Scottish Independence Referendum – The Economic Case for Independence
This week a packed meeting at Murrayfield Stadium’s Thistle Suite listened to John Swinney MSP, Cabinet Secretary for Finance and Sustainable Growth, and Michelle Thomson from Business For Scotland argue the case for independence.
Speaking about the founding of Business in Scotland, an organisation representing over 1700 businesses, she said “When people talk about business, they really were coming from the bent of a large headquartered base of a global international or headquartered in London, but in Scottish terms 99.3% of our business are in the SME – small, medium enterprises – sector. Of them, about 98% are small – that is under 49 employees.
We’ve become used to hearing ‘business says’ when it’s not really reflecting our business community, so we felt it was important to have that voice.”
“We’re finding people with large businesses and micro business are joining us too – all attracted by the positive opportunities that independence for Scotland can bring.”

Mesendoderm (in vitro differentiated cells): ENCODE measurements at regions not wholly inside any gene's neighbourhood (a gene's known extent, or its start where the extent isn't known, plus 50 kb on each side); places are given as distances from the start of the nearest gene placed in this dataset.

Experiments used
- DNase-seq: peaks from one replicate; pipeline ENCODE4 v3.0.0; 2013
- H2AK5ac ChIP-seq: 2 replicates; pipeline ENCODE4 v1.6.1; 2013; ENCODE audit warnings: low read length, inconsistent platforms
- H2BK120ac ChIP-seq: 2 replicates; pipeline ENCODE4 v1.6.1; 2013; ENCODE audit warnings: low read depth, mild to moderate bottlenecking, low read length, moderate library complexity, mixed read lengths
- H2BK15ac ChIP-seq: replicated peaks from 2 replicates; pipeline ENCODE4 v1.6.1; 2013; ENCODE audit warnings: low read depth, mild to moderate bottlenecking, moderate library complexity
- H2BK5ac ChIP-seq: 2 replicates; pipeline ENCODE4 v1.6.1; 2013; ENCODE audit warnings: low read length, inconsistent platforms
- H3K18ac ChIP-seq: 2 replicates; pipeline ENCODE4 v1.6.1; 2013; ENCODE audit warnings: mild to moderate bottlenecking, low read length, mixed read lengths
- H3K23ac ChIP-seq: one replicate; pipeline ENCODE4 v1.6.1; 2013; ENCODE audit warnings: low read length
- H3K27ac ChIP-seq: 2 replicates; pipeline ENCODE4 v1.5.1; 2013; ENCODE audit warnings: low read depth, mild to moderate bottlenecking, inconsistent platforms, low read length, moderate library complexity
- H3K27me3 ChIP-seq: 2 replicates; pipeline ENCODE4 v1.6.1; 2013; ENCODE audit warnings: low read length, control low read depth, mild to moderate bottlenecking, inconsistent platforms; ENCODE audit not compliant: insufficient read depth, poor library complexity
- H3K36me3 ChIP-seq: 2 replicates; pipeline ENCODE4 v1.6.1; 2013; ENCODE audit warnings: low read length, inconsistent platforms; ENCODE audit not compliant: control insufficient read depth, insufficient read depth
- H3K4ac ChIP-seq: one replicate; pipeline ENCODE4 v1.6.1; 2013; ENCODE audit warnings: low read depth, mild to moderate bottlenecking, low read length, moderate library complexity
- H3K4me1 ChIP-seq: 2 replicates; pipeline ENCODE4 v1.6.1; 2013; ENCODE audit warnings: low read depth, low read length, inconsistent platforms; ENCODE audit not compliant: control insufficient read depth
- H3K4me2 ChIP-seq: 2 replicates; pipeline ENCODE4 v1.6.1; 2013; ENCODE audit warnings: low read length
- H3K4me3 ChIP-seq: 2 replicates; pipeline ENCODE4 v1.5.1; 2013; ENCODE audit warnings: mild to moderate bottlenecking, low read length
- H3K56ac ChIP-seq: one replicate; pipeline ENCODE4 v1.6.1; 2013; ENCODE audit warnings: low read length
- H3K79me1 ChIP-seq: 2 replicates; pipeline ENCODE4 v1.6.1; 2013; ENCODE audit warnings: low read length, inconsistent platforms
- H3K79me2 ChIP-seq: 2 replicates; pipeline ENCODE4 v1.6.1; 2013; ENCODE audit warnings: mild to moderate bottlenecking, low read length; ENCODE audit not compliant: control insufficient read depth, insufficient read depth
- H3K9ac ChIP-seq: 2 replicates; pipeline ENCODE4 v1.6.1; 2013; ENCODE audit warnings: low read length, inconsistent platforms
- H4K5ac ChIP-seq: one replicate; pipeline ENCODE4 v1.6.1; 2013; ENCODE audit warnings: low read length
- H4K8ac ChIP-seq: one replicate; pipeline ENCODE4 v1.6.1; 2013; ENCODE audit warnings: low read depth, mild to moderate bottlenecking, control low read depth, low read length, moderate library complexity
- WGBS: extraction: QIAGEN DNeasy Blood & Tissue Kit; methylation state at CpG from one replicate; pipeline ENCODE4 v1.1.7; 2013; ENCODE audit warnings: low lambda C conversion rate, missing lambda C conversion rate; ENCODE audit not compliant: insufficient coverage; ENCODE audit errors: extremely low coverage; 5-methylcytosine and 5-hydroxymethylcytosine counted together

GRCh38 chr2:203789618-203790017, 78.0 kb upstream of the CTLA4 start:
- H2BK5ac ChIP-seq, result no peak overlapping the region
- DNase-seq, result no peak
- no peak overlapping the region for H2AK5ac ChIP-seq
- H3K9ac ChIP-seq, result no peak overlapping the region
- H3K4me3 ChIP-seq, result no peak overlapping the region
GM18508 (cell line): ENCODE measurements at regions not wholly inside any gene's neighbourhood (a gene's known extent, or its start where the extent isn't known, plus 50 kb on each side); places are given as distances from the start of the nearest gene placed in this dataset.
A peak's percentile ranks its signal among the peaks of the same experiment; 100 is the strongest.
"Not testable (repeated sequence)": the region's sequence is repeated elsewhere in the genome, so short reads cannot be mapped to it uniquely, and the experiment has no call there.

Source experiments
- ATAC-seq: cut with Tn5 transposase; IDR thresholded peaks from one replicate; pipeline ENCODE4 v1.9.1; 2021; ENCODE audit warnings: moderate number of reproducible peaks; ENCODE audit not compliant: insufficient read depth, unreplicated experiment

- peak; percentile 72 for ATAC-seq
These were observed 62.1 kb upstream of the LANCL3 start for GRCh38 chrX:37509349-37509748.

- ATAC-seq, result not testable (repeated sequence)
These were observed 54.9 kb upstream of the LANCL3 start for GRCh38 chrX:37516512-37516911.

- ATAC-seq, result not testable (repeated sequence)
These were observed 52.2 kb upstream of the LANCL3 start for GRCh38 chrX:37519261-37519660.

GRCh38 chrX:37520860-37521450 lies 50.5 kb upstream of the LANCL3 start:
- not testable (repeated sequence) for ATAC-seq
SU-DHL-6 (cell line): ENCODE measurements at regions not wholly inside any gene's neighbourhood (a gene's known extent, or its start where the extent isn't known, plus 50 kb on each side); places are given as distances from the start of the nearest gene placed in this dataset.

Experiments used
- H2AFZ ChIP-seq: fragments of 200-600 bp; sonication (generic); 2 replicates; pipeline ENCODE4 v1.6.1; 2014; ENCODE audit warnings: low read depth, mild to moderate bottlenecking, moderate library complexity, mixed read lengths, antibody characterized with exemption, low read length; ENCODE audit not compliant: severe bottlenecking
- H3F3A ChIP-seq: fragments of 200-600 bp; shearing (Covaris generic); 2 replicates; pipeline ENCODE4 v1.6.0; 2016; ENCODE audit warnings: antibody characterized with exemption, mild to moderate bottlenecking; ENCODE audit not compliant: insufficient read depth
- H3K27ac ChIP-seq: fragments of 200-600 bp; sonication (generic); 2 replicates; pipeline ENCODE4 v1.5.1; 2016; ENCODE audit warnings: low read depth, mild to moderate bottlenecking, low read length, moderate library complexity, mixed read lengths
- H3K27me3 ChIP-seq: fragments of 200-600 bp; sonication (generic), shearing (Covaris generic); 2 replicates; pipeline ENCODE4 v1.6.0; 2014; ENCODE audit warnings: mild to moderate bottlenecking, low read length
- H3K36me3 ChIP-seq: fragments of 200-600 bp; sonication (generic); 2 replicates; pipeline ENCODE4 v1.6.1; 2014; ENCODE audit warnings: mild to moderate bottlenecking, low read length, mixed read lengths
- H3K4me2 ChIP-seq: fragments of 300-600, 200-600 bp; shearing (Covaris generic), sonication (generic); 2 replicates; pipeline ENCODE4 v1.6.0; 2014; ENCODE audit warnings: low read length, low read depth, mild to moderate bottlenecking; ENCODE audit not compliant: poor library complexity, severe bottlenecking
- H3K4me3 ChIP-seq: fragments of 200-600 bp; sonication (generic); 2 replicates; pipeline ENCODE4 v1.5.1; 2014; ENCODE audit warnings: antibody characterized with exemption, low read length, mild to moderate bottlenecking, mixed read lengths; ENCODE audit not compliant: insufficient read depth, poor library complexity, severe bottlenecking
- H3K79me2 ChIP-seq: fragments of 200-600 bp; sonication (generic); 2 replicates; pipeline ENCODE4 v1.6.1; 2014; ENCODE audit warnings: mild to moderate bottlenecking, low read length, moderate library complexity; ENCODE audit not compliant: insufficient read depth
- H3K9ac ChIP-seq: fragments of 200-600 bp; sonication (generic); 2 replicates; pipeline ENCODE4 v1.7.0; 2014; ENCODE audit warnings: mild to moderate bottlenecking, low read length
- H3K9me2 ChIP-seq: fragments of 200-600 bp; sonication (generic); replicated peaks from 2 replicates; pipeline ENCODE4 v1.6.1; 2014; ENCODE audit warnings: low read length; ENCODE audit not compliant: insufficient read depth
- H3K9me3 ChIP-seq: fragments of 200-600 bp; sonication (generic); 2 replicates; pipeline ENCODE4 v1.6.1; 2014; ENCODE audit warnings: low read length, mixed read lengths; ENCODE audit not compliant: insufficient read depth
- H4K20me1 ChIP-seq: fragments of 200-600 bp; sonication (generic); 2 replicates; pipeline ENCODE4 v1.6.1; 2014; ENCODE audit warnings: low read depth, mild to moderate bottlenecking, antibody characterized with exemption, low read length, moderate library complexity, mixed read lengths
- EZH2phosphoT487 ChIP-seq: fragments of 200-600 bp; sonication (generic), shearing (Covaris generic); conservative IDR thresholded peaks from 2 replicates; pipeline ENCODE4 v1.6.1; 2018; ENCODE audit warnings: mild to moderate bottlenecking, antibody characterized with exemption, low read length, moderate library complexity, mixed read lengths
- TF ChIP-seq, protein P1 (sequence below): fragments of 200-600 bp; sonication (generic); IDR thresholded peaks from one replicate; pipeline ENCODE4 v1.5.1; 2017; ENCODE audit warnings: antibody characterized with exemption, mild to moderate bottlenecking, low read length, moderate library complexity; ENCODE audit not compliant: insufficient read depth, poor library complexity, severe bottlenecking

“What new markets and customer service proposition could I be targeting? How will I differentiate my business? What will have changed? What new country advantages might there be? And, what are the risks of not changing?”
She spoke of the ‘independence bounce’ as the eyes of the world look to Scotland afresh, and asked what message we want to send to the world.
“I have no shame in being ambitious” she said. “But I want that scope and vision for my country too.”
“When did ‘ok’ become ‘ok’? I want something much better for Scotland. It’s vitally important for our children.”
John Swinney spoke about how equivocation in the 1978 devolution vote cost Scotland dear, resulting in a fundamentally depressed economic climate and economic dislocation as industries were destroyed. Voting less than emphatically did Scotland absolutely no good whatsoever.
“Scotland endured policies with no protection in Westminster. We learned a hard lesson, and in 1997 voted emphatically for independence in a whole range of policy areas – the health service, justice, education, housing policies, local government.
Thanks to that vote, we have 100% control over these areas – and the Scottish people are happy with what we – and previous Scottish labour /liberal controlled parliaments have done.”
“Do we want to exercise the same degree of control over our economy? Defense? International relations and foreign affairs? Welfare?”
“We can deliver a better performance when we have the control ourselves. That’s the prospect this independence referendum offers us. We need to take this opportunity to take these decisions for the benefit of the Scottish people.”
Submitted by Neil Hay